Marco Avila's meth empire didn't crumble when he was caught more than two years ago in South Dakota with a drug load destined for Minnesota.

Nor did it wither when he was brought here to face federal charges for continuing to lead a conspiracy to which he recruited family members and an ex-girlfriend to help manage.

On Monday — more than a year after Avila pleaded guilty and was again caught directing meth trafficking, this time from a jail phone — a federal judge sentenced him to 26 years in prison to cap an unusual case involving federal drug indictments against the same man in less than a year.

"He was the leader, the protagonist, the catalyst," Assistant U.S. Attorney Allen Slaughter said before U.S. District Judge Donovan Frank imposed his sentence Monday in St. Paul.

Avila, 30, cultivated connections between Mexico and Nebraska for a drug trafficking cell he led in Rochester from about 2015 until 2017, prosecutors said. First arrested in South Dakota with nearly four kilograms of meth in December 2015, Avila turned over the reins of his organization to an ex-girlfriend and also called upon his brother to help lead the cell through an "active shooting war" with rivals in the months before the group's takedown early last year.

The operation produced an indictment against Avila and 10 associates and saw authorities sweep up more than 24 pounds of meth and eight firearms, some of which were stolen, in searches of co-conspirators' homes and a storage unit prosecutors described as a "starter kit" for Avila's anticipated return from a South Dakota prison.

But about a month after he pleaded guilty in the first Minnesota federal case, Avila called upon his Mexico-Nebraska supply source to help move more meth up north with another set of co-defendants. According to court records, Avila facilitated "day-to-day supply and distribution affairs" from inside jail walls, actively organizing phone logistics.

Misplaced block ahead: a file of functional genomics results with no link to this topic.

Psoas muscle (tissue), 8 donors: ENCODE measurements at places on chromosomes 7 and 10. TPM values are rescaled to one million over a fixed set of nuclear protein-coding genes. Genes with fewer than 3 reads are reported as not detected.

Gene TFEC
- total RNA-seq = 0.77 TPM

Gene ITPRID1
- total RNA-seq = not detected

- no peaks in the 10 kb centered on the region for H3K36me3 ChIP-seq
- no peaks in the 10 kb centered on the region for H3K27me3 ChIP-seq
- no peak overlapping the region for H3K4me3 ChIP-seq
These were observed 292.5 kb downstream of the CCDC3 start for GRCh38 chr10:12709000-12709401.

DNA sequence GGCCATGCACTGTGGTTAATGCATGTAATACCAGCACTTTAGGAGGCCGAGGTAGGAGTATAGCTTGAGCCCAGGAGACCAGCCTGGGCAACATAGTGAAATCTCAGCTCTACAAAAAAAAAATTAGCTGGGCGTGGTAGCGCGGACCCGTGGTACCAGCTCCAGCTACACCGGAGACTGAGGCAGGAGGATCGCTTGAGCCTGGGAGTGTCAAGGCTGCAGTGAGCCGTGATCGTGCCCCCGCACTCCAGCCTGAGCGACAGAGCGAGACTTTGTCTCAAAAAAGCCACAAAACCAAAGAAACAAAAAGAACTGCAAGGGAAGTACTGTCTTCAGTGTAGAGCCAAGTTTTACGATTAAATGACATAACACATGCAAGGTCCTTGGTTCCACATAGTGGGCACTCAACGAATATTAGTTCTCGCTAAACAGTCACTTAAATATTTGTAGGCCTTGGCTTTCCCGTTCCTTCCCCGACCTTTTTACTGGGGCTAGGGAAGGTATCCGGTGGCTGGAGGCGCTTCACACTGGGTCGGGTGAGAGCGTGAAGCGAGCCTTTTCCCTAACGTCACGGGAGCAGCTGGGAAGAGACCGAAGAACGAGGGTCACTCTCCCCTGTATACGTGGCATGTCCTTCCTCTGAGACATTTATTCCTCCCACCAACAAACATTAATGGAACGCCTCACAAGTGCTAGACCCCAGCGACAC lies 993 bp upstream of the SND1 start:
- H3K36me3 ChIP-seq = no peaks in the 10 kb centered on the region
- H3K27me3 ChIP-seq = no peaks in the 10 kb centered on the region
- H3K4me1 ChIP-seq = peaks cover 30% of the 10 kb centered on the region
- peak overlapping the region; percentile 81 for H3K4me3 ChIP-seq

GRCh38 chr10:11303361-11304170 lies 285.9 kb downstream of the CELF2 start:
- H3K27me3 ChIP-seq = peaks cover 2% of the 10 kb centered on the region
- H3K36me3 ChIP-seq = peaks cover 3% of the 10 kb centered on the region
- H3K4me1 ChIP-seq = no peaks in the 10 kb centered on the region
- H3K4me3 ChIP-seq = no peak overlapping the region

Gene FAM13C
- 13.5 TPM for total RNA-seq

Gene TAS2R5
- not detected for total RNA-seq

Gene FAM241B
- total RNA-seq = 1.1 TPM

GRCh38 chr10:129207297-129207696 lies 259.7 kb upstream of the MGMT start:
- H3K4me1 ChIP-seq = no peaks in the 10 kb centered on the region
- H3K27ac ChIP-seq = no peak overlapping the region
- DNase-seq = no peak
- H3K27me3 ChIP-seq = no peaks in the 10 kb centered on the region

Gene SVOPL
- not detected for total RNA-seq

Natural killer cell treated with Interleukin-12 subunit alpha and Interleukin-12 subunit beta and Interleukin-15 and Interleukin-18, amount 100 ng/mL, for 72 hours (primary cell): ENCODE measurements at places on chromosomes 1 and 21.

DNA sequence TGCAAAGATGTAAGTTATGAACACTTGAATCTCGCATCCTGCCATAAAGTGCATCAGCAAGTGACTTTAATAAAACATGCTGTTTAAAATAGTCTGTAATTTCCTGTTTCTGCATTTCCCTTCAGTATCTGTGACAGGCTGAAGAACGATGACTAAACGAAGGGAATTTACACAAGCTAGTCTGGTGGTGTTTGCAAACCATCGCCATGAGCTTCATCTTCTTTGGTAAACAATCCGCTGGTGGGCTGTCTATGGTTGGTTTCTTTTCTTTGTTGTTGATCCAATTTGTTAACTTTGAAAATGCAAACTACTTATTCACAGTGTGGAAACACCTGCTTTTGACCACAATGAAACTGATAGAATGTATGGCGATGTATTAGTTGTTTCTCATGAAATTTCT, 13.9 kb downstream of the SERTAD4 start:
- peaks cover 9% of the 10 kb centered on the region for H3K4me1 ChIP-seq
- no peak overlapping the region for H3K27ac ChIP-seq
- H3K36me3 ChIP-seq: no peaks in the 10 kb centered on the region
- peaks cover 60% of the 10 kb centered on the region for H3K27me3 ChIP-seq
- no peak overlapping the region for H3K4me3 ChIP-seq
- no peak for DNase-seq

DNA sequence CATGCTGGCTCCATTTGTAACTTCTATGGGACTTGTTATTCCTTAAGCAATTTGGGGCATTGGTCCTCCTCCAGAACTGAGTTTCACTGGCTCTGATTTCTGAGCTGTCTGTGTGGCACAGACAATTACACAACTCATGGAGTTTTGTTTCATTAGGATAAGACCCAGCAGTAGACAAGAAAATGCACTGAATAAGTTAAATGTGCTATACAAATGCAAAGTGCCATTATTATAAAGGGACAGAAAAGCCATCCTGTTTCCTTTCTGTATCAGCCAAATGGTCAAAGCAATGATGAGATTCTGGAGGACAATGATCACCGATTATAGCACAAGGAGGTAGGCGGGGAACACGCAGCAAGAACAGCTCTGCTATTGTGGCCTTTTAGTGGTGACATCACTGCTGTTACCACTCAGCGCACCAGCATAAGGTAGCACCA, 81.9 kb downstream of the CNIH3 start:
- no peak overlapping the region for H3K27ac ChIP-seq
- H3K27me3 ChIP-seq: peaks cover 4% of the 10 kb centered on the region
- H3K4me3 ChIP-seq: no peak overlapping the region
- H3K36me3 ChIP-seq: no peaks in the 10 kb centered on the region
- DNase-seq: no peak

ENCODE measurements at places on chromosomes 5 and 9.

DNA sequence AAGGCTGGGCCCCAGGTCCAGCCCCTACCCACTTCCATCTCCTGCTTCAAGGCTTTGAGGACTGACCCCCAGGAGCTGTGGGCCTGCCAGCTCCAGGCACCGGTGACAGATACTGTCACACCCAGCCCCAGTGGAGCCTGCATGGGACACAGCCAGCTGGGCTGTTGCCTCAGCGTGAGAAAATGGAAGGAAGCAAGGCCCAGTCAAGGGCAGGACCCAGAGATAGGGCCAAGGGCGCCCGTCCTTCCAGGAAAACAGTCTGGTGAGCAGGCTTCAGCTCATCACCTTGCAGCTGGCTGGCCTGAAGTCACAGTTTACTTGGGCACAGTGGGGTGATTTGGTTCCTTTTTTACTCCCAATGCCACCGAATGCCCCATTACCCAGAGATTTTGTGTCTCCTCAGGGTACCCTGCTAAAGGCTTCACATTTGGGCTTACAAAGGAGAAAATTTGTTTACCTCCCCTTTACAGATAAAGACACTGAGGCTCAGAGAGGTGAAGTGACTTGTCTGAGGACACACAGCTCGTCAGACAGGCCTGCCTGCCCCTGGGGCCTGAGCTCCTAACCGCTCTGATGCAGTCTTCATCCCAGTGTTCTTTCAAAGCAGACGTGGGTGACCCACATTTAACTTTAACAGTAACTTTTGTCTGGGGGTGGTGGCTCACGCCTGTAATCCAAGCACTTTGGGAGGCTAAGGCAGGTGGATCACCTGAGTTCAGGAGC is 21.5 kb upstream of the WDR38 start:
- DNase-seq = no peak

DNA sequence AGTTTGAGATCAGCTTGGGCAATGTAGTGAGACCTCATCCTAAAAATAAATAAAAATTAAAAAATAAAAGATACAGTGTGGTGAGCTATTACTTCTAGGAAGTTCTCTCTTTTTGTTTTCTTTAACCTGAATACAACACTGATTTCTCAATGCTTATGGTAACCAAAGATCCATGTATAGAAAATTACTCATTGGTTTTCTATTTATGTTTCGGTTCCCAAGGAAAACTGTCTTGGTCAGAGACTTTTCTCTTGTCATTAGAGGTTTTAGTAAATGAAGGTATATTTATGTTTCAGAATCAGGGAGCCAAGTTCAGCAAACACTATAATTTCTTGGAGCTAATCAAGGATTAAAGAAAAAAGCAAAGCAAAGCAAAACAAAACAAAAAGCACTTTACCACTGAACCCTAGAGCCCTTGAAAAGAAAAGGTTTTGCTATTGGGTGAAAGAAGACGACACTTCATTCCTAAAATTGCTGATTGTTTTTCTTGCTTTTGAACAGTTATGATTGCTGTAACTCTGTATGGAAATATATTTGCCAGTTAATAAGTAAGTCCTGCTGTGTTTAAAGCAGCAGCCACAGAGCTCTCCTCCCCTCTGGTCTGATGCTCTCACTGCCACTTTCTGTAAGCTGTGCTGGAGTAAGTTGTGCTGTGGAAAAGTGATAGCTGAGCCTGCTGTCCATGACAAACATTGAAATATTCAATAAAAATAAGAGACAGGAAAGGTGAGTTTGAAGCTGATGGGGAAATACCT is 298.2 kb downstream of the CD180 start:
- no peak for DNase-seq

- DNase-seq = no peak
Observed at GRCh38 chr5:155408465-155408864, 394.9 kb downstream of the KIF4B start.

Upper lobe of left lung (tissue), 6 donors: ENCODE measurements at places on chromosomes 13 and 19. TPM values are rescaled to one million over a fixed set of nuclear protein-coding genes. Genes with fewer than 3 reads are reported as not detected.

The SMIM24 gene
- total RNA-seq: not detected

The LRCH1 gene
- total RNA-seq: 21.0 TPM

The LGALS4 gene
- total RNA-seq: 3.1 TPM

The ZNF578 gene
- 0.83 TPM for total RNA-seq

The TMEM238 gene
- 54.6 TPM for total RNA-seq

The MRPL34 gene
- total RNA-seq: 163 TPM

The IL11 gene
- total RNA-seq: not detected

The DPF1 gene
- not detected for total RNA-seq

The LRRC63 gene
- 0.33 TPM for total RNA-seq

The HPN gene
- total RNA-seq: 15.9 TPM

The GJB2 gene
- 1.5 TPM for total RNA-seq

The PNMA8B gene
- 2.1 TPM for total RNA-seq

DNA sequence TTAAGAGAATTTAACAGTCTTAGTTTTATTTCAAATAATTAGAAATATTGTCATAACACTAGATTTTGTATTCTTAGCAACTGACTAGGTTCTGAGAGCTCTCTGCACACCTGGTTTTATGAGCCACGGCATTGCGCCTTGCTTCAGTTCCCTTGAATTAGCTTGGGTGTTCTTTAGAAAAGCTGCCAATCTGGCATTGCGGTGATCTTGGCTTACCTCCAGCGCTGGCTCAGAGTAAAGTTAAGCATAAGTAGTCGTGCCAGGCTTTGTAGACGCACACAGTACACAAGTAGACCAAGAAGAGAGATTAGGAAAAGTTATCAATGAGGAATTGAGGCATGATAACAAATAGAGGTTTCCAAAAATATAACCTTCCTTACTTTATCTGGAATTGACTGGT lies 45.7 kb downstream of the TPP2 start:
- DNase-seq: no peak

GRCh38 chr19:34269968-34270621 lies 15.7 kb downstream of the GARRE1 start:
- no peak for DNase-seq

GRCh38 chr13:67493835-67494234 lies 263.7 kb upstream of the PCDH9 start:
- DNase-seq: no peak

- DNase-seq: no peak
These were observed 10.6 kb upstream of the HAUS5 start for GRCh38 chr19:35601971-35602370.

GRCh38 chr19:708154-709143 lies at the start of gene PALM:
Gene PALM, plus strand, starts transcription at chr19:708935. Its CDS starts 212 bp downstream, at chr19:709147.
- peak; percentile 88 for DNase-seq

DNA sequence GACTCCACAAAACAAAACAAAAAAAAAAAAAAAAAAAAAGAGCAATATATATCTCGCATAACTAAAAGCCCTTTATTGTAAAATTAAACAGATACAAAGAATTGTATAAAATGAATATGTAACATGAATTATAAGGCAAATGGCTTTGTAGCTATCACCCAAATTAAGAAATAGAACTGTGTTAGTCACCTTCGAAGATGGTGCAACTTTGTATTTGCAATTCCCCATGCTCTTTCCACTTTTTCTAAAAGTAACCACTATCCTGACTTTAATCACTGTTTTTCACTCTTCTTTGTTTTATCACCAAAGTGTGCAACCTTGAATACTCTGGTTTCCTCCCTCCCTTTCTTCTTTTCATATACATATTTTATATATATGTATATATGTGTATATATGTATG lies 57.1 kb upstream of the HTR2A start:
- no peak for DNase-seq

Relatives traveled from California to attend Avila's sentencing on Monday, including an 18-month-old daughter born while he was in custody. They wiped away tears as Avila broke down sobbing during his attorney's plea to Frank for a relatively shorter 20-year sentence. Prosecutors meanwhile asked for nearly 31 years, while Avila's charges carried a potential life sentence.

Aaron Morrison, Avila's attorney, described his client's motivation to keep moving meth from behind bars as an attempt to come up with money "for the people [he] left behind." He said Avila's extended jail term also put him in contact with inmates who cycled in and out of jail because of meth. Morrison said Avila has since taken to scrubbing down the showers at the jail where some users would defecate while overcome with withdrawal symptoms.

"He realized that that was the same poison he was pushing," Morrison said. "He's desperately trying to find some penance in life."

Before sentencing Avila, Frank acknowledged an ongoing debate in Minnesota over whether meth or opioids are causing more destruction in the state.

"It's a contest between the two," Frank said.

While opioid addiction has proved more lethal, meth-related deaths are rising to unprecedented levels and the drug is responsible for more addiction treatment admissions than any substance other than alcohol in the state.

Avila told the judge that he planned to use his own story to warn others against following his path to funneling drugs up from Mexico into U.S. communities — both federal and state authorities reported seizing nearly 1,500 pounds of meth in Minnesota last year, more than ever recorded.

"You guys are going to hear about me," Avila said. "I'm done from this lifestyle. 'Cholo,' 'Gordo,' 'Fat Boy,' all those things they used to call me dies today in this courtroom."

Avila and his attorney asked Frank on Monday for permission to let him hold his young daughter for the first time. The judge told him he could not permit contact, but allowed a brief moment after sentencing for Avila to stand close to the little girl, wrapped in her mother's arms.

A waist-high partition separated the family before marshals escorted Avila out of the courtroom to await his prison assignment.